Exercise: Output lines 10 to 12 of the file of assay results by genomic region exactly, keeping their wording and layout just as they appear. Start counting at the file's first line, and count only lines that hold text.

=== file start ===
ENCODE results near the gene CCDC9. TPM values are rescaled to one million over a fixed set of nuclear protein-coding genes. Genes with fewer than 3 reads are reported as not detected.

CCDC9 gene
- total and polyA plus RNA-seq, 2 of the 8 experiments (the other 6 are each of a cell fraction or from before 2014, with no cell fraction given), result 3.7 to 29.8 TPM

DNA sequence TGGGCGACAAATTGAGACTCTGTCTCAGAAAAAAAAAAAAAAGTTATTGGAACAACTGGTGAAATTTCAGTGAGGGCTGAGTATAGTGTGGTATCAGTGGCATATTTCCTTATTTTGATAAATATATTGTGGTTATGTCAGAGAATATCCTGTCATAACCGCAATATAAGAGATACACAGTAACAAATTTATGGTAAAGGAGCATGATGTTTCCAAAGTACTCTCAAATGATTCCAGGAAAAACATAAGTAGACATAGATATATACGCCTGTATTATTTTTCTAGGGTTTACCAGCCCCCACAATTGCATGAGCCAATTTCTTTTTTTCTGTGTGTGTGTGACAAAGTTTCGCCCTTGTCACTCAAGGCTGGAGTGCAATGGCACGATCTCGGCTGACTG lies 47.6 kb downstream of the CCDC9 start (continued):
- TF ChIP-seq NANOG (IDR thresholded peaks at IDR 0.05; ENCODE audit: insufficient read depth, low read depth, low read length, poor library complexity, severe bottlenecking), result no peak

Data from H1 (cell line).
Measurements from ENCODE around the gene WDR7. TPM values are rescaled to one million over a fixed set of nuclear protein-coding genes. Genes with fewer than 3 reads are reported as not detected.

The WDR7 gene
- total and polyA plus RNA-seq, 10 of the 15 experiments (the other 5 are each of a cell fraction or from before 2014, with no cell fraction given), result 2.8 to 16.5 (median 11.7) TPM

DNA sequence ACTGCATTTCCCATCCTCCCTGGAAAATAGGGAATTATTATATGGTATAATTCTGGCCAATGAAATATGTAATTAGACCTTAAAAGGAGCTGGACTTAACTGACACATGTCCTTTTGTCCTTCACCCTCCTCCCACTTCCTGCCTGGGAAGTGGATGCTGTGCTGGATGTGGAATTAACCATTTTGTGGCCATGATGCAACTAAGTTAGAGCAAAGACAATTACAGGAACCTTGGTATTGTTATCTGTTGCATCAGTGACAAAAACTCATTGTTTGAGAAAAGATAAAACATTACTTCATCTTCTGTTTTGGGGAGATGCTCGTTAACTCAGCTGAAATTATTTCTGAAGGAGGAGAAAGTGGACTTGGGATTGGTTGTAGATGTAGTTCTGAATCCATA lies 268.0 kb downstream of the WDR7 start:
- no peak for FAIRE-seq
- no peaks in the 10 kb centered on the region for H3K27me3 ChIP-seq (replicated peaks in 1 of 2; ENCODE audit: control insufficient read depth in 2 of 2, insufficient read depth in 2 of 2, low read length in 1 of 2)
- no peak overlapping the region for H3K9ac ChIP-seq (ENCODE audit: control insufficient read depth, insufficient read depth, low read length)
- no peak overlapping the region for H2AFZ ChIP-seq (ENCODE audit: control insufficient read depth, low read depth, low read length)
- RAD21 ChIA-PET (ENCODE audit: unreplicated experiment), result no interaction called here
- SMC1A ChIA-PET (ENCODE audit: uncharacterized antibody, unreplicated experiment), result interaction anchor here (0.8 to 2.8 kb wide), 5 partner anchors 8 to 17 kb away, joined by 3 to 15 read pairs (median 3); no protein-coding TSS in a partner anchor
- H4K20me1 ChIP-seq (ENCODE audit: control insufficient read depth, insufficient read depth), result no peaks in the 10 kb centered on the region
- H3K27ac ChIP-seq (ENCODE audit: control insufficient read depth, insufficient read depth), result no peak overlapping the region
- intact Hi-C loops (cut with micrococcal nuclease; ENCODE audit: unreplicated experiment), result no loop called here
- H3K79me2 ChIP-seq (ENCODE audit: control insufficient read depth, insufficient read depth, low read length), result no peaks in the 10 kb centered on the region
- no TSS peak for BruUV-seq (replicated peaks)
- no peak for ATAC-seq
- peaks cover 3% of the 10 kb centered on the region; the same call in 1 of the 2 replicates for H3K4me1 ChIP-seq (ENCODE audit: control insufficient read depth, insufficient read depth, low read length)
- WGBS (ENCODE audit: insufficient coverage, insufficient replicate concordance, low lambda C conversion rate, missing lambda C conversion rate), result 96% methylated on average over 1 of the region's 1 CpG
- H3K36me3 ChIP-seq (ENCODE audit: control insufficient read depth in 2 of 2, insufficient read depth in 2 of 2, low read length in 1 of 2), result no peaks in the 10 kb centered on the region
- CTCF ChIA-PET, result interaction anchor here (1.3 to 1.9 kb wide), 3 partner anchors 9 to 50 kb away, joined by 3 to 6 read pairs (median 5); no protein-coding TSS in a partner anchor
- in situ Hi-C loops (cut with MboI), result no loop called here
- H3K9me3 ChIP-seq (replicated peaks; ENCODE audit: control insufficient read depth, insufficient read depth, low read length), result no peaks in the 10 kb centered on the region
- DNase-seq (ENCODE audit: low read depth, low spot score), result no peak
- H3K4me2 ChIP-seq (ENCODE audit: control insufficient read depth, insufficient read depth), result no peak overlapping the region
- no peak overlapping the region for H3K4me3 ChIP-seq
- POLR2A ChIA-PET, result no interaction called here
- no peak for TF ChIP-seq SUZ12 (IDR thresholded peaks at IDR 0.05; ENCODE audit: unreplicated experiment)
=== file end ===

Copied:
DNA sequence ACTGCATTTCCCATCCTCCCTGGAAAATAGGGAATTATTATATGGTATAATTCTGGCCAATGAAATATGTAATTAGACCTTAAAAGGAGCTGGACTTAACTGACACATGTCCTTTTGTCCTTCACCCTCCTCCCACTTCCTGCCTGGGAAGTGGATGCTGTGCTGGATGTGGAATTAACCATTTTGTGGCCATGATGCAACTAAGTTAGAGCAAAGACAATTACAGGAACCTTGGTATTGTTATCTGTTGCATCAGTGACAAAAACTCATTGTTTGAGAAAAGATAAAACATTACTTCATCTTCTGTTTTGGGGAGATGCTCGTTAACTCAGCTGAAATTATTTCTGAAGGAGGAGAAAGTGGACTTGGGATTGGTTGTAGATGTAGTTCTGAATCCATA lies 268.0 kb downstream of the WDR7 start:
- no peak for FAIRE-seq
- no peaks in the 10 kb centered on the region for H3K27me3 ChIP-seq (replicated peaks in 1 of 2; ENCODE audit: control insufficient read depth in 2 of 2, insufficient read depth in 2 of 2, low read length in 1 of 2)